How to Introduce Fish Successfully

Fish are the natural addition to the pool, and often the reason for choosing to add a living water feature to the garden. Affinity had been specifically designed for easy and successful fish keeping. For fish to thrive and give you years of pleasure there are a few guidelines to follow.

Set up your Affinity and Inpond All-in-One, making sure to add Bioactive Tap Safe when you fill the pool. With the Inpond running (you can run your fountain or waterfall at this stage), leave it all to settle for at least 24 hours to ensure everything is working correctly and allow the water temperature to stabilise.

Only introduce one or two fish at the start. The trick is to increase fish quantity slowly over a period of three months to allow the life support system to mature*.

*What is a mature ‘life support system’, and why is it necessary?
A healthy pool with fish is maintained by the Inpond ‘life support filter system’. The ‘life support system’ maintains water quality (as well as clarity) by providing an environment for friendly bacteria. These feed on the waste products within the pool. This population of friendly bacteria needs to gradually grow to meet the levels of waste being produced within the pool. The ‘Bioactive’ element of the Bioactive Tapsafe included in the kit helps to start, and speed up, the population of friendly bacteria. The population can be further increased by adding a sachet of Blagdon Bio Start.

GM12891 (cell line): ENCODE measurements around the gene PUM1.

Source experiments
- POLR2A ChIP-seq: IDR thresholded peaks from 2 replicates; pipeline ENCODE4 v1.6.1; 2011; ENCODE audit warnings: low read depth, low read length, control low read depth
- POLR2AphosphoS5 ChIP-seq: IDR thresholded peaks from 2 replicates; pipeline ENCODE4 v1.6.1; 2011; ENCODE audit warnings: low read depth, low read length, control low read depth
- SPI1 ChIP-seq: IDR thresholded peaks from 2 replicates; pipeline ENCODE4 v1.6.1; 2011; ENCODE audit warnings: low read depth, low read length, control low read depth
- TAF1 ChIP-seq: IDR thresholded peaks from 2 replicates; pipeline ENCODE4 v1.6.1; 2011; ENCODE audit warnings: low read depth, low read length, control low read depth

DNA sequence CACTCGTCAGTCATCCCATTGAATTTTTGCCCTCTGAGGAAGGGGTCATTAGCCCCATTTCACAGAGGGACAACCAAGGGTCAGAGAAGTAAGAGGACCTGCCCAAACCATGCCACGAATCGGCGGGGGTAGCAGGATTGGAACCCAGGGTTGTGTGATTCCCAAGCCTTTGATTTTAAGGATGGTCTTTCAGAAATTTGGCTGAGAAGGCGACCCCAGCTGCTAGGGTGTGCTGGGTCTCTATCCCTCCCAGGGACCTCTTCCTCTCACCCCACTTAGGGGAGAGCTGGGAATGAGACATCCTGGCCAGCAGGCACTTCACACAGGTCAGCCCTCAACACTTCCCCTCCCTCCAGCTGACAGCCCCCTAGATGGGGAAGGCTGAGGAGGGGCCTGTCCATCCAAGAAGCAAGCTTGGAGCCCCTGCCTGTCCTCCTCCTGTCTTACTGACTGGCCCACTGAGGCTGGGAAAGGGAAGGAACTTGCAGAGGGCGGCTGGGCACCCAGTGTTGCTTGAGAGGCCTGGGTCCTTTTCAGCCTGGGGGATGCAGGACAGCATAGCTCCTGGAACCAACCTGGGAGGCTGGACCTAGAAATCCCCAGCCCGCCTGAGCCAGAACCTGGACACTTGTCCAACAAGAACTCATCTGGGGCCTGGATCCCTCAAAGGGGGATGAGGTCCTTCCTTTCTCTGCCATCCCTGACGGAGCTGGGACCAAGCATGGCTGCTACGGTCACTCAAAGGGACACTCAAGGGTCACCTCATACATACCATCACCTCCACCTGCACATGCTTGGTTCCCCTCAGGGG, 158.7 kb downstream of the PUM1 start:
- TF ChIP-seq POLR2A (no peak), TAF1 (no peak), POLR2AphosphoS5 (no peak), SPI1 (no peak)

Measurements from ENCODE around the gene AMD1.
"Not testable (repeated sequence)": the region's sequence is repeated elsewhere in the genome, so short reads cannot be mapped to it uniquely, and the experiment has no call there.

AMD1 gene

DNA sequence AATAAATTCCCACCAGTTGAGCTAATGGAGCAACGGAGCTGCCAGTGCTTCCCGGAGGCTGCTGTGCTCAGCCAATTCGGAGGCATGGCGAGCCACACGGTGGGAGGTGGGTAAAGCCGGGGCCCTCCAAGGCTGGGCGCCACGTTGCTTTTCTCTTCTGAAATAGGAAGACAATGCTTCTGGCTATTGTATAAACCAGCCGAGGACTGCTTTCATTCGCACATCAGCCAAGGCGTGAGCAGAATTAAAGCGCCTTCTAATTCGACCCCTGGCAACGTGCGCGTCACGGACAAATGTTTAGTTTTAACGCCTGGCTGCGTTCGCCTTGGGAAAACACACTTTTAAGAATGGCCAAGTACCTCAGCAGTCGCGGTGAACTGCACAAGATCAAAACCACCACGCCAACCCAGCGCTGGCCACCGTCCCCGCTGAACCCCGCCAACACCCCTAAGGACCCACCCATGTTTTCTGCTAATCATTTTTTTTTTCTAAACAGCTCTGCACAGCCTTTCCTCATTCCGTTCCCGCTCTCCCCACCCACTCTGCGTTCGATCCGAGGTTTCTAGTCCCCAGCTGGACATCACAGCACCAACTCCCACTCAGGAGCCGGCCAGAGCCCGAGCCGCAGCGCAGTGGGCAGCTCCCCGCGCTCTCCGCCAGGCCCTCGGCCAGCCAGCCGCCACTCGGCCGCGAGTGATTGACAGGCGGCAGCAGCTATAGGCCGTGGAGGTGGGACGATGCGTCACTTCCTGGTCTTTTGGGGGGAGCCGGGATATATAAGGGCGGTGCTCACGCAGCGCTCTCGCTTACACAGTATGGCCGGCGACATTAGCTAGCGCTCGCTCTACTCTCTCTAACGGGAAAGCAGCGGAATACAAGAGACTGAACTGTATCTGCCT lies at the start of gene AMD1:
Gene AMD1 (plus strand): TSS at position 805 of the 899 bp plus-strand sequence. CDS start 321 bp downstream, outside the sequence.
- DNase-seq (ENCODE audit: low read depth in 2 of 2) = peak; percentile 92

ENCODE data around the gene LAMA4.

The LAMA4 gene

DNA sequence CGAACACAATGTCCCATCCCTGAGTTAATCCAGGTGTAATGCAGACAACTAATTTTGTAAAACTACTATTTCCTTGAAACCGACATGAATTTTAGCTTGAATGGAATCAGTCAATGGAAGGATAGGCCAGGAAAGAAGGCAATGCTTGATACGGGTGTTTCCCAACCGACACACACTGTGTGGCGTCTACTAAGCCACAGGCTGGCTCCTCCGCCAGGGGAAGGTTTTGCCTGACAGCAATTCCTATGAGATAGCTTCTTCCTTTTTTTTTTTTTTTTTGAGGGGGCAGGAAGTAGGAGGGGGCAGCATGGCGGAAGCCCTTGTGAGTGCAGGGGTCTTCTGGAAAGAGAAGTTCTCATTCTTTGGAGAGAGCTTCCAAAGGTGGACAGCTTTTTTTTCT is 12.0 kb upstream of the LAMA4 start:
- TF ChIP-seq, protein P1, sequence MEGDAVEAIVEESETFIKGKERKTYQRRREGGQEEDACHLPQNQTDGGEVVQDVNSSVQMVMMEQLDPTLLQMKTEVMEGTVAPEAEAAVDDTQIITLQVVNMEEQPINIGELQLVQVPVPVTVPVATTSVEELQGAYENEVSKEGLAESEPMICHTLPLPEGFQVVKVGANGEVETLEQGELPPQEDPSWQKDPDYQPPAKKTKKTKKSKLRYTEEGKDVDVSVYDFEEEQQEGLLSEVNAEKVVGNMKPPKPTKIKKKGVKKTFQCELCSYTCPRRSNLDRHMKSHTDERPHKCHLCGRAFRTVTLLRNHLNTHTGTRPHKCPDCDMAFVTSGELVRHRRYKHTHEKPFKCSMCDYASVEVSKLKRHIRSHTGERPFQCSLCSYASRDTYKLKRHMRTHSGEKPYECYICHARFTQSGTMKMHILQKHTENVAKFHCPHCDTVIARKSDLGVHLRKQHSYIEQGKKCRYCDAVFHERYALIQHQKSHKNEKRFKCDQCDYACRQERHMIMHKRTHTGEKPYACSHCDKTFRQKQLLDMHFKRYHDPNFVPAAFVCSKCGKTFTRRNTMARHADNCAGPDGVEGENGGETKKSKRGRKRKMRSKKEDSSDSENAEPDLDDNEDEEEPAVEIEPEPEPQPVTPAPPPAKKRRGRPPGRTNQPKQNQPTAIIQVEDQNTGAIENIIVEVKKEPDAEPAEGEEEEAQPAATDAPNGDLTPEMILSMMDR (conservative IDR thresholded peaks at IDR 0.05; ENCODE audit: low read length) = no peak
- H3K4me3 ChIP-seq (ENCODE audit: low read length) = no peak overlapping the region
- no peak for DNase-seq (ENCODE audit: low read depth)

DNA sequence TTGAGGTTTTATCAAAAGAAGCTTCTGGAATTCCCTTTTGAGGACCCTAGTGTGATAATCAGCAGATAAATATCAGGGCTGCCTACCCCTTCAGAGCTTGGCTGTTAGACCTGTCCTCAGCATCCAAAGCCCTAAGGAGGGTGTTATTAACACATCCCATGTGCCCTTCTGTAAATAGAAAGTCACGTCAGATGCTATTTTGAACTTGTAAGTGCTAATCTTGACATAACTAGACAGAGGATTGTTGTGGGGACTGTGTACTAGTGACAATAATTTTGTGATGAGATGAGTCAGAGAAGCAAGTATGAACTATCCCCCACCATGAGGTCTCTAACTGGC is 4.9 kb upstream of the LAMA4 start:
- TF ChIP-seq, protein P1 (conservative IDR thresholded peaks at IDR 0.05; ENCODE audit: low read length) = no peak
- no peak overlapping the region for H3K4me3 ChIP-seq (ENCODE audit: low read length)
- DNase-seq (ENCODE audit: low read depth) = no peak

The keys to success in establishing a healthy living pool are:

  1. Feeding – Food is the main source of waste products. Whether it is eaten by the fish and excreted as waste, or (as is often called ‘over feeding’) when more food is put into the pool than the fish can eat in 5-10 minutes. Carefully feeding the fish to ensure none is left over, and only feeding once a day for the first few months reduces the amount of waste put into the water.
  2. Quantity of fish introduced – The fish population should be increased slowly over the first few months while the ‘life support system’ matures. Less fish means less food, less food means less waste, less waste is easier to deal with by the maturing population of friendly bacteria.
  3. Partial water changes – During the first three months, as fish are introduced, toxic levels of invisible waste products can build up. To prevent the risk of this, regular partial water changes are recommended (see How to…Fill and Top up Water). This will dilute toxins and help to maintain a healthy pool. The invisible toxins, if not diluted, can be harmful to the fish. Pool fish are generally healthy and easy to keep however, if stressed by poor water quality they can become susceptible to disease.

After three months, by which time the life support system will be mature, fish feeding can be gradually increased, and the frequency of the partial water changes reduced. You will now have a healthy, matured pool.

Careful attention in these early weeks will pay for itself in an easy to maintain, and healthy home for your fish.

If you keep fish in the pool, the pump and filter MUST be run constantly. Water movement from the pump (via the fountain or waterfall) increases essential oxygen in the water for the fish. It also ‘pulls’ the waste from the water into the filter. The friendly bacteria within the ‘life support system’ also require a flow of oxygen rich water to live. If the ‘life support system’ is turned off for more than a couple of hours, oxygen levels will drop and the population of friendly bacteria with be reduced.